Thinking Non-Technologically About Tech Futures (Part 2)
Many of my colleagues working in the computer and information sciences are interested in sociology and anthropology. It makes me a little ashamed of my field—how many anthropologists reciprocate the attention? But, it’s what they’re interested in that is more problematic. They’re looking for—typically in social interactionist and ethnomethodology stuff from the 1960’s—insights into the universal human. How do people form friendship? Trust? How do they reciprocate communication? How do they share knowledge?
From these comparative observations, they hope to model software agents and expert systems for future humans. This is all interesting, of course, but there’s a problem: that prototypical “human” from which they’re modeling does not exist. One of the reasons has to do with culture (see my preceding post). Even “basic” units of interaction are cultural—all the way down. But the second has to do with the prevalence of our technologically enhanced lives. We’re not human any more; we’re cyborgs. Or, rather, it’s become more useful to think of humans according to their cyborg selves.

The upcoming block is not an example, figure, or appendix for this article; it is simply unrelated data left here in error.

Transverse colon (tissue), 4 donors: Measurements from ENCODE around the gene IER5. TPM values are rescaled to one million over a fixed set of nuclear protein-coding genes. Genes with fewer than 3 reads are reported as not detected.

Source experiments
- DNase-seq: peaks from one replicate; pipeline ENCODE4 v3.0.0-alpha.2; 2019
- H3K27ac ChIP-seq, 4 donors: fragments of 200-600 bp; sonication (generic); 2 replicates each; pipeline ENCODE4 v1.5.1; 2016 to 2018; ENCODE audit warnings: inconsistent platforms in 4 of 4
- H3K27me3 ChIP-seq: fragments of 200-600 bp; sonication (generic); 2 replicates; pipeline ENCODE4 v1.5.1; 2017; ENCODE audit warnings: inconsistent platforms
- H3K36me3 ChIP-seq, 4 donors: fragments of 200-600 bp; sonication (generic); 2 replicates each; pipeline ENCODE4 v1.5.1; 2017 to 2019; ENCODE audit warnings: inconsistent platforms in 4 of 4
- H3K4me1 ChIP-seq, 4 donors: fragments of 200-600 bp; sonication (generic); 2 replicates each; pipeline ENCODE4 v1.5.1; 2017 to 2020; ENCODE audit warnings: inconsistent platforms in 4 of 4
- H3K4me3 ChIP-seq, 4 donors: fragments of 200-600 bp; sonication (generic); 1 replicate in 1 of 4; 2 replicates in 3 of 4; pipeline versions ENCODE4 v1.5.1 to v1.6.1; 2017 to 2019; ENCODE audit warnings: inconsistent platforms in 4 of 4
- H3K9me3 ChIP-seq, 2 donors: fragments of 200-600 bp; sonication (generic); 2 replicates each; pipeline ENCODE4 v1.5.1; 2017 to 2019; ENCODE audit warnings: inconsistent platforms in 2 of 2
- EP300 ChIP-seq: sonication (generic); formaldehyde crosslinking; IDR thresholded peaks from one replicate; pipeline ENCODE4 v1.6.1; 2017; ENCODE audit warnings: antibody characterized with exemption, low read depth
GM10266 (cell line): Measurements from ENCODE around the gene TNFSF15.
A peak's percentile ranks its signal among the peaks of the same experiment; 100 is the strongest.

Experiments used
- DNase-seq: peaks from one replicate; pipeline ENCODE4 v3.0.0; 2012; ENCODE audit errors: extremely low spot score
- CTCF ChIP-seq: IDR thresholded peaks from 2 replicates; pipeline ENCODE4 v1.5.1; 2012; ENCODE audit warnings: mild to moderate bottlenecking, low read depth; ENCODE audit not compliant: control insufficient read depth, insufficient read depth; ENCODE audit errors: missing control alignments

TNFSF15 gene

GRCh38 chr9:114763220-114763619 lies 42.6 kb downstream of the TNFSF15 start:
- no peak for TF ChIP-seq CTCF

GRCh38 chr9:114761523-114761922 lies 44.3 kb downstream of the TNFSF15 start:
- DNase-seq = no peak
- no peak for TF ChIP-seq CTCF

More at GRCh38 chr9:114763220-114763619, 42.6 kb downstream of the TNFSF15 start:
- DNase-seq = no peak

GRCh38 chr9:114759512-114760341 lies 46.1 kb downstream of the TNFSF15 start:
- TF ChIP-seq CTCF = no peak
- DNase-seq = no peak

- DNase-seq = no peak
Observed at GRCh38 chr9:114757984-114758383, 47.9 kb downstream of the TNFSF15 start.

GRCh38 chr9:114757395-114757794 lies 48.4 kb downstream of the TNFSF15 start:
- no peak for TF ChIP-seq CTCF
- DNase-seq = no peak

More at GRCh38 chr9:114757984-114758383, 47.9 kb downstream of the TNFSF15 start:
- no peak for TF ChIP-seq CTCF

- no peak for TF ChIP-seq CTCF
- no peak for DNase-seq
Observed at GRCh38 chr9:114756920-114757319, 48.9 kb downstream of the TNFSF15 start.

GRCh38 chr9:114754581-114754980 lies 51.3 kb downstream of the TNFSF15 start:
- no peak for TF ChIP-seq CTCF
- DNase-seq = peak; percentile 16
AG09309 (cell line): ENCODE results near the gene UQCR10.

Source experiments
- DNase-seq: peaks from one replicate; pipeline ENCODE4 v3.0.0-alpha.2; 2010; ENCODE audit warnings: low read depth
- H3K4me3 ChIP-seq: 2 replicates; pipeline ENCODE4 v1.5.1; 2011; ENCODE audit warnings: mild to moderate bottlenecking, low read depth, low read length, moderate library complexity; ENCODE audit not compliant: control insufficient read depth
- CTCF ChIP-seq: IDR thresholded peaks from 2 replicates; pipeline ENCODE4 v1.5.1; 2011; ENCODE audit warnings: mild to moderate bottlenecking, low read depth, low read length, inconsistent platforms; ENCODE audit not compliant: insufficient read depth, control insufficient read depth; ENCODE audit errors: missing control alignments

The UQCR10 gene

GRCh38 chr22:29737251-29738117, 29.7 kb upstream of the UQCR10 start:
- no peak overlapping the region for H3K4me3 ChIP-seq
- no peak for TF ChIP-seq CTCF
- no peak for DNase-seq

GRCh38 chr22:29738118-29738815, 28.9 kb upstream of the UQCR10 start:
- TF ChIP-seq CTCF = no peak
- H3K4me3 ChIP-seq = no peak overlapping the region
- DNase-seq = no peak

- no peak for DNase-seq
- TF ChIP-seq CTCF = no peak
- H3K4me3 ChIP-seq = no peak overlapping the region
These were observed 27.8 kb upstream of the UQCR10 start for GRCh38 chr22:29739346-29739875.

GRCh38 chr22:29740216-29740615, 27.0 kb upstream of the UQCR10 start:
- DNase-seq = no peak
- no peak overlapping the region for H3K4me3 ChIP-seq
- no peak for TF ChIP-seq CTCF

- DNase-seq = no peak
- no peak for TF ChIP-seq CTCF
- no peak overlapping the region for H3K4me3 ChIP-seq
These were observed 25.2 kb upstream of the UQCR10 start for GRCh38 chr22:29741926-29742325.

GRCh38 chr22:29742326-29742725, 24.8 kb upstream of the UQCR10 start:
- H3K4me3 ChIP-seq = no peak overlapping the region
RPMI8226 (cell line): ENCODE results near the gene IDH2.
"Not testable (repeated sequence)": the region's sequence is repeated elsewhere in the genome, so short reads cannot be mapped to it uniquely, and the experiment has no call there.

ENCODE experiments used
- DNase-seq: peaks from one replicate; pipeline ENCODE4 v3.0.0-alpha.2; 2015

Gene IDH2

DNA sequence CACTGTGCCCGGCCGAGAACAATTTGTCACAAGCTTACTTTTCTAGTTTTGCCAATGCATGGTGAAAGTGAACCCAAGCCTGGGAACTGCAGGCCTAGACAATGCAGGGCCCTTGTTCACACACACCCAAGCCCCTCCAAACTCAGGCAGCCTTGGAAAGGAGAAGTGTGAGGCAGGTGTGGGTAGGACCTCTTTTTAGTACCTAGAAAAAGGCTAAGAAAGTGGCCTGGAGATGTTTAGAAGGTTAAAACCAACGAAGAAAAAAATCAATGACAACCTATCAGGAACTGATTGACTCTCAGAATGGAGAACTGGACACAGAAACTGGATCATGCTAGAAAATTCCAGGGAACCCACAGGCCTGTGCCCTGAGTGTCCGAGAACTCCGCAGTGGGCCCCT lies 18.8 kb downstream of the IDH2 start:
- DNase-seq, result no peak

In the 1980’s, courtesy of (I’m ashamed to say) the “Terminator” movie series (and the writings of Donna Haraway), it became fashionable to consider humans qua their cyborg lives: as amalgams of technologies and altered biologies. It’s become a bit cliched in recent years, but there’s an important lesson there for people who are thinking about the future of social technologies.
When we think about how a new technology might impact human lives and human relations, there’s no “proto” human. That is, it’s not “new technology + human,” it’s “new technology + human + all previous technologies.” That new social networking app isn’t simply an enhancement of the way people interact with each other in some “natural” state, it’s a new wrinkle on the countless technologies that structure, facilitate (and even hinder) our social lives today. We can’t turn back the clock to some time before we had this stuff, and pretending that we can do so introduces a strong dose of ideologically-inflected nostalgia to technological forecasting.
Whether you like it or not, making “friends” will forever be (at least partially) impacted by our experiences of “friending”.